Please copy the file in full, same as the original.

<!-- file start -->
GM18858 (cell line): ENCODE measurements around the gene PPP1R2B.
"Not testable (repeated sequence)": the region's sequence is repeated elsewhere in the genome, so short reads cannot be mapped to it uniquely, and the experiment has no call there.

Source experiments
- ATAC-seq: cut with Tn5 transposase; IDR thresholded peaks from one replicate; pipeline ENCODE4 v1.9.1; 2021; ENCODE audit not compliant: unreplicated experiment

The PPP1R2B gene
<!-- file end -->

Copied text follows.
GM18858 (cell line): ENCODE measurements around the gene PPP1R2B.
"Not testable (repeated sequence)": the region's sequence is repeated elsewhere in the genome, so short reads cannot be mapped to it uniquely, and the experiment has no call there.

Source experiments
- ATAC-seq: cut with Tn5 transposase; IDR thresholded peaks from one replicate; pipeline ENCODE4 v1.9.1; 2021; ENCODE audit not compliant: unreplicated experiment

The PPP1R2B gene